Russians of various ages and backgrounds who 
were selected at random and asked in an infor- 
mal survey to tell what came to their minds 
when they beard the words United States: 

• A 26-year-old Russian recalled a photo- 
graph of M anhattan from the air: "That's how I 
imagine it." he wrote. *‘A forest of skyscrapers. 
Streets illuminated by billboards, clogged with 
demonstrators holding placards, who are being 
chased by police in bulletproof vests. Cars rac- 
ing down broad highways between swollen 
fields and farms." 

• A man of 60 who claimed a lifelong fascina- 
tion with the United States said: “I think of a 
great country, of her massive industrial might, 
her rockets and atomic bombs, her energetic 
people, who blend all races and nations, her 
extremely complex and. to my mind, antiquated 
system of government.’' 

" • A Muscovite of 47 wrote: “Giant sequoias, 
a dazzling limousine gliding among them, the 
surf, the Golden Gate Bridge in Frisco, the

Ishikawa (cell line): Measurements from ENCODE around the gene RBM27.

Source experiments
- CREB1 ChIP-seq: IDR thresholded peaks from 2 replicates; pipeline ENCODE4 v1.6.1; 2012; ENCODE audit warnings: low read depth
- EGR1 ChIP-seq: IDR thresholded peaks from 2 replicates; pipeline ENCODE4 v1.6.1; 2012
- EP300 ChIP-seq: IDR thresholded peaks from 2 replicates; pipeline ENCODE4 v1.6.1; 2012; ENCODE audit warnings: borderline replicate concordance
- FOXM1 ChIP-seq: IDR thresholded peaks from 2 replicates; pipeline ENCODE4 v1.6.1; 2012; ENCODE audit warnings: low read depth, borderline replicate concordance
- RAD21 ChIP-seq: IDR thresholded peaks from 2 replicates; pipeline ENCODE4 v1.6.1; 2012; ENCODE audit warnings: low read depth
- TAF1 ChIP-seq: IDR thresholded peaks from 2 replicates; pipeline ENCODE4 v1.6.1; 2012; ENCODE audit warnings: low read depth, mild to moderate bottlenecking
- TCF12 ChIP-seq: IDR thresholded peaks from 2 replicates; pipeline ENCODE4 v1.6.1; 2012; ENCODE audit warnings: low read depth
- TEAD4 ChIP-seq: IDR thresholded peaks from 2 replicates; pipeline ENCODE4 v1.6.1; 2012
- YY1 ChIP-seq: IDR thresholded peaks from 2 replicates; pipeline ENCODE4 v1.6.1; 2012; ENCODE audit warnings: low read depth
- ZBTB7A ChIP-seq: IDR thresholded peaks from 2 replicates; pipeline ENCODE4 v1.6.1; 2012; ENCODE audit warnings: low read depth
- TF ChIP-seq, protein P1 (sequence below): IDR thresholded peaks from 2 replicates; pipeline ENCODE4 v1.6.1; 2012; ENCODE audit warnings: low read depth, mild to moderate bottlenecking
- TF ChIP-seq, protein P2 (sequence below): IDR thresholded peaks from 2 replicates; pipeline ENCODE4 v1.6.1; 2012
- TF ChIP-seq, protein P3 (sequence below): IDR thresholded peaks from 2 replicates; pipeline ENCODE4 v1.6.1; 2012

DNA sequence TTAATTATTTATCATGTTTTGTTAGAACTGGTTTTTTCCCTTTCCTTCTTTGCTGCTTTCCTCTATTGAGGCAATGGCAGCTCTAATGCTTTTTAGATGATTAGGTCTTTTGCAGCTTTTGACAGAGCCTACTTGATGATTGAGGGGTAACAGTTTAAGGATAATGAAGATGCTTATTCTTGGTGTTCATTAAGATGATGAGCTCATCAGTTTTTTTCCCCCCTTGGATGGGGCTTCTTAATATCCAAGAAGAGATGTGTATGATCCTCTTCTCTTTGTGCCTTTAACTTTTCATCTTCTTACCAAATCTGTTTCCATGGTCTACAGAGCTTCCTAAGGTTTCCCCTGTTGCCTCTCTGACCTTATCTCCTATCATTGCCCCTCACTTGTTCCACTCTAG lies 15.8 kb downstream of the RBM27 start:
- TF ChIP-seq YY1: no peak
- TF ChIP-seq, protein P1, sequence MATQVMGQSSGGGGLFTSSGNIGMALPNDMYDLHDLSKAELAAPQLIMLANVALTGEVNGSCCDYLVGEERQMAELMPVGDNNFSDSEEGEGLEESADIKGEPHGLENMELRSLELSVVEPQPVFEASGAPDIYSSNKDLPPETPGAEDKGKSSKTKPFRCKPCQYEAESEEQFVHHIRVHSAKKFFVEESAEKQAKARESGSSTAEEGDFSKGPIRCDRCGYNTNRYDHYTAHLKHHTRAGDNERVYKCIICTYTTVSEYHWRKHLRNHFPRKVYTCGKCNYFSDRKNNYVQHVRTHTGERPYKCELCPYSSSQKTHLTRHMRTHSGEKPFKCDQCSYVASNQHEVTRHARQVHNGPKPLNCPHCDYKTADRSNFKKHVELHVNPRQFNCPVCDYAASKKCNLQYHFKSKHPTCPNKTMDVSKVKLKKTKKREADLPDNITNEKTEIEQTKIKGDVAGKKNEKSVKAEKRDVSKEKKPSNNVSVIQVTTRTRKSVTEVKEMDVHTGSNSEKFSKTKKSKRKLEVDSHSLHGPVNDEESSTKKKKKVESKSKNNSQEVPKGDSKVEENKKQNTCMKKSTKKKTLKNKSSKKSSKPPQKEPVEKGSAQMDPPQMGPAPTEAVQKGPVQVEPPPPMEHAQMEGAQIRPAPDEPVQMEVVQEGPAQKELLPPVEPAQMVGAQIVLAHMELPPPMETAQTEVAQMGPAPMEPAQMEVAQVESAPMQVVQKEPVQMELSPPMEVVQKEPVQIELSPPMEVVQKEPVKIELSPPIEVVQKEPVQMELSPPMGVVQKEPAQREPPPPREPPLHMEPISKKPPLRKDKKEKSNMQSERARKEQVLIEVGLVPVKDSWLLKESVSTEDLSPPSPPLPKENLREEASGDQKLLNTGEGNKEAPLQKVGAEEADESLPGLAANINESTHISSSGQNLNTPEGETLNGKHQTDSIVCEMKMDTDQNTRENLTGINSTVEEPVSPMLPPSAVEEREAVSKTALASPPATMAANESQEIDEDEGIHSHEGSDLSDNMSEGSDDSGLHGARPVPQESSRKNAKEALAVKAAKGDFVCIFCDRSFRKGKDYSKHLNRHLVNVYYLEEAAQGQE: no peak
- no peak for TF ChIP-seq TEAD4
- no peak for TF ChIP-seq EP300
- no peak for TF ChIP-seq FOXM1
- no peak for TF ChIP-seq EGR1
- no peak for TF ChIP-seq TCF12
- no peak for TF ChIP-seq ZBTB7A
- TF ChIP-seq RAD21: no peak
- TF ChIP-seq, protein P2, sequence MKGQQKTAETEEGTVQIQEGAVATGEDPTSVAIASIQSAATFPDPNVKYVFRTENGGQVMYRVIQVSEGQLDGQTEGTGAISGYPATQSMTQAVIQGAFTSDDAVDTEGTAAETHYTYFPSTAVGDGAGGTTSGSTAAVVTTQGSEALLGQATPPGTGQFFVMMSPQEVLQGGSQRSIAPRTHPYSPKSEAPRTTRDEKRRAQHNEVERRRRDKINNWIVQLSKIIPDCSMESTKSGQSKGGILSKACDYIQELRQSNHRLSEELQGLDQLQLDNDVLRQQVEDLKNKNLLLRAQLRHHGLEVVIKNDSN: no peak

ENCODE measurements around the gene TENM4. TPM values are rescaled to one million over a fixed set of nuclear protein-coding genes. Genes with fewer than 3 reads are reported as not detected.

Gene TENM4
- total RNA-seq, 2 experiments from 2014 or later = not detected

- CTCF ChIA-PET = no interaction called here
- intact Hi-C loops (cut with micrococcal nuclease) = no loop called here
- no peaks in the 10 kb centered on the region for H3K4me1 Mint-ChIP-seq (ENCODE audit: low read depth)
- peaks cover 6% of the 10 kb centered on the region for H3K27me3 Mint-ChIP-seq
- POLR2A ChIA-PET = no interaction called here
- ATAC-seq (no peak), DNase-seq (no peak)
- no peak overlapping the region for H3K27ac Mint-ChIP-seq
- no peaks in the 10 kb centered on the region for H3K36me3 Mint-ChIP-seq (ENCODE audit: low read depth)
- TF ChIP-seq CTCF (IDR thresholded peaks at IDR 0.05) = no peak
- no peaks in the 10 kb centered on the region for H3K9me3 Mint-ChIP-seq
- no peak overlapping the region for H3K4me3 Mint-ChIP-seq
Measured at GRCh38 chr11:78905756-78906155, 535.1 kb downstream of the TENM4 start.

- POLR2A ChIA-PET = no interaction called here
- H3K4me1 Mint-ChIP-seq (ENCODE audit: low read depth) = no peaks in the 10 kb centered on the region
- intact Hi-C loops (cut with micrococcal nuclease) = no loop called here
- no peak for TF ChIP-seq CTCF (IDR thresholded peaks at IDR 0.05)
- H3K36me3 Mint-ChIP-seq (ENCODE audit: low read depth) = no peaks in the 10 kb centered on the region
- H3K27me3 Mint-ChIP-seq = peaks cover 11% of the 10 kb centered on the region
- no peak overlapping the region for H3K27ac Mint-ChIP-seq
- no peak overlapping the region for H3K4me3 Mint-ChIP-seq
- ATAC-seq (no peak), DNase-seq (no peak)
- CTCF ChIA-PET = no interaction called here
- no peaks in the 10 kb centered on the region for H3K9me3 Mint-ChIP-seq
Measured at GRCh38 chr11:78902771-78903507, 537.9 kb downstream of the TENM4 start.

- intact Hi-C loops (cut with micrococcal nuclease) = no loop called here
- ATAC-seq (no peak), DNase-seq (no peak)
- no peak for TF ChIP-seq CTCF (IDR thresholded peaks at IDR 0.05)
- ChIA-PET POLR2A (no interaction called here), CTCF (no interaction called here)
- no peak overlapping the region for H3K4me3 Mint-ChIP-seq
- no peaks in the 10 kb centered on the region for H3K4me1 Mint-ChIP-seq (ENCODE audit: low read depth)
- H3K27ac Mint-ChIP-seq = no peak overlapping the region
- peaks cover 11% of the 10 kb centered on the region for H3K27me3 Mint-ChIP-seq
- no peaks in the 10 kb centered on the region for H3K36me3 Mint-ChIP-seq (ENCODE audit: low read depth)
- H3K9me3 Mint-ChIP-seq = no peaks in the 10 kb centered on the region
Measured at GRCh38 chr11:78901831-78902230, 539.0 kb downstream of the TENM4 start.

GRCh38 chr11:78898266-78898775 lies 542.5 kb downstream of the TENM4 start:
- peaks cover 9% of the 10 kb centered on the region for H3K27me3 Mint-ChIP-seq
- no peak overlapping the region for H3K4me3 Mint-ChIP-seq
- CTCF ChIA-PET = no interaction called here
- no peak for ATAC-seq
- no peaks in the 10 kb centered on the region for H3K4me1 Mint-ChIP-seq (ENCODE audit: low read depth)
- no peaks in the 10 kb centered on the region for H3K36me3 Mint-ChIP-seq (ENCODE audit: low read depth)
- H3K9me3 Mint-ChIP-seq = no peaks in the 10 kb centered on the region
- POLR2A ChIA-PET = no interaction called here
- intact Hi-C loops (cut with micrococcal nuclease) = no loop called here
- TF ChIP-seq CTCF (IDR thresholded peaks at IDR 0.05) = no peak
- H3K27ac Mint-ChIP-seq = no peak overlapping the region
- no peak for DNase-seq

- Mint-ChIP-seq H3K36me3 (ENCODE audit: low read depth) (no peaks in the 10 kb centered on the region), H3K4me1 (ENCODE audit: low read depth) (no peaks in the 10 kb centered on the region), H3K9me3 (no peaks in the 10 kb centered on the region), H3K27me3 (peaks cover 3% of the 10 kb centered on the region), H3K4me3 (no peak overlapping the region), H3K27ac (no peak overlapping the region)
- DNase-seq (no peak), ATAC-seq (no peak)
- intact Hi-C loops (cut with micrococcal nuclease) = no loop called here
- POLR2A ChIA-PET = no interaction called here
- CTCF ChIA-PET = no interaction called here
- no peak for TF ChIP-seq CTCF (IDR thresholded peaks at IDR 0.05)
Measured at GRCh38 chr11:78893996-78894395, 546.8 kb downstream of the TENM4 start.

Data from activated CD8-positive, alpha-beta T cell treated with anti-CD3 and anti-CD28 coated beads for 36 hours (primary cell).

immortal Ella Fitzgerald." 

• To a middle-aged woman, the images were 
“prairies. Thoreau this ‘Walden*), Hollywood, 
Kennedy and Dallas, jazz, whites and Negroes." 
Another Russian cited cars, billboards, suburbs 
and “lots of unemployed." 

The questions, based on those used in a Times 



have more rights than in our country. 

In grade school, Russians learn a history of 
the United States tailored to the tenets of Mao- 
ist ideology and the needs of the staie. The 
denigration of the American system is relent- 
lessly pursued in the press and on ledevraon. 

An issue of Pravda, selected at random, 
poured vitriol on the United States, winch was 
charged with everything from setting up labor 
camps for dissidents to complicity m the Israeli 
raid on Palestinian bases in Tunisia- On the 
same day, Tass, the Soviet press agency, accused 
Washington of “pursuing a policy of State-Spon- 
sored terrorism in international affans and 

waging “an all-out offensive at home cm ^ ac 
buman rights" Officials in Washington, Tass 
added, “evade giving a straight answer to the 

a u es tion on the number of political prisoners m 
le United States." ...... 

Uncle Sam is lampooned almost daily in the 
press as a fiendish charlatan guiding one global 
atrocity or another. The themes of repressed 
bl ack s, unemployment and the homeless are 
relentlessly repeated, and American statements 
or positions are ignored, distorted or miscast. 


H OSTILE receptions are Virtually un- 
known; on the contrary, Russians often 
joke that the Soviet Union is the last